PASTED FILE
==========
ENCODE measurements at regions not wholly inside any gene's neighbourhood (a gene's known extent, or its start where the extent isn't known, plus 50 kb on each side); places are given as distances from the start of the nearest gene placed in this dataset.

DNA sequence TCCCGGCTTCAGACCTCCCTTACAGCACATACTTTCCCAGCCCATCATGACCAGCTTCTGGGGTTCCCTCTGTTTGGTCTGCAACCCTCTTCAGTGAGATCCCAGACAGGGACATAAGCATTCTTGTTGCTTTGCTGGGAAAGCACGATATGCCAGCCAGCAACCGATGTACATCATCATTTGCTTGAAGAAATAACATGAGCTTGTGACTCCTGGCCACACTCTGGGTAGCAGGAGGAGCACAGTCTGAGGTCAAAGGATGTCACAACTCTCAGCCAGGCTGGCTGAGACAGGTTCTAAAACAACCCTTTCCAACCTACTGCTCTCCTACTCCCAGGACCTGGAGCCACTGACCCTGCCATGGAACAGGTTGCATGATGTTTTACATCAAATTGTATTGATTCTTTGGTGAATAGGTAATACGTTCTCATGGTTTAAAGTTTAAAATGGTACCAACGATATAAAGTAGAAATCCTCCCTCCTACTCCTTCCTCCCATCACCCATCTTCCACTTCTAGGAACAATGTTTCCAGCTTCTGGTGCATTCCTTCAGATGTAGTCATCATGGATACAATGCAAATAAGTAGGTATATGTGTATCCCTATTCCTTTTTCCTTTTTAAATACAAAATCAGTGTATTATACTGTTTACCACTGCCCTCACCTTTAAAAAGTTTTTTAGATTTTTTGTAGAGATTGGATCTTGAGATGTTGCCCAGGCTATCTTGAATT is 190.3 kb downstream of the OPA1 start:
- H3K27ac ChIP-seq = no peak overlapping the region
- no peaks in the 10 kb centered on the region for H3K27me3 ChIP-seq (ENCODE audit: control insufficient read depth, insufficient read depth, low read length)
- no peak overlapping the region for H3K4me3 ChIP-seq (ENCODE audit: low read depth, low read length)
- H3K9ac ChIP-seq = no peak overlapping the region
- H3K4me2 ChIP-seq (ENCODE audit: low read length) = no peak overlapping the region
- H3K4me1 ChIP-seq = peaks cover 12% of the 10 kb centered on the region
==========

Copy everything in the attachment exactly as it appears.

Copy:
ENCODE measurements at regions not wholly inside any gene's neighbourhood (a gene's known extent, or its start where the extent isn't known, plus 50 kb on each side); places are given as distances from the start of the nearest gene placed in this dataset.

DNA sequence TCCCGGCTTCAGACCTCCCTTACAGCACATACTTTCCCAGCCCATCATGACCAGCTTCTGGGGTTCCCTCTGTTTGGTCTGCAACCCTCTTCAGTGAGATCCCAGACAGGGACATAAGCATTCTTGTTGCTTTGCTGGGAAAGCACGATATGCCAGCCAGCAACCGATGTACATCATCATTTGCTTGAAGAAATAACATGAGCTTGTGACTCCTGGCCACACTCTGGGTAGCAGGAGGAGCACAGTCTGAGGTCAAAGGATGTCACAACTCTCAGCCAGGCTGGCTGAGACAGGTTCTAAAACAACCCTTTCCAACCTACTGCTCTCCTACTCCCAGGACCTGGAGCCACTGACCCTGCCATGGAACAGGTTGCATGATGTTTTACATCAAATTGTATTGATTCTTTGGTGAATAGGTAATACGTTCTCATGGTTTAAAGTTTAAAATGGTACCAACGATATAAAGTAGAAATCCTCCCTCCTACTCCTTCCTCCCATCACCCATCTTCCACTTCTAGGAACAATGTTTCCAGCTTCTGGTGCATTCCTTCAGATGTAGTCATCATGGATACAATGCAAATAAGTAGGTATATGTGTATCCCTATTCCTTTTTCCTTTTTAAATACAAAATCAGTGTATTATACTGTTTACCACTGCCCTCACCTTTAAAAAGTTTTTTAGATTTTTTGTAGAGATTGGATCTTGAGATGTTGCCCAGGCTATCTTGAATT is 190.3 kb downstream of the OPA1 start:
- H3K27ac ChIP-seq = no peak overlapping the region
- no peaks in the 10 kb centered on the region for H3K27me3 ChIP-seq (ENCODE audit: control insufficient read depth, insufficient read depth, low read length)
- no peak overlapping the region for H3K4me3 ChIP-seq (ENCODE audit: low read depth, low read length)
- H3K9ac ChIP-seq = no peak overlapping the region
- H3K4me2 ChIP-seq (ENCODE audit: low read length) = no peak overlapping the region
- H3K4me1 ChIP-seq = peaks cover 12% of the 10 kb centered on the region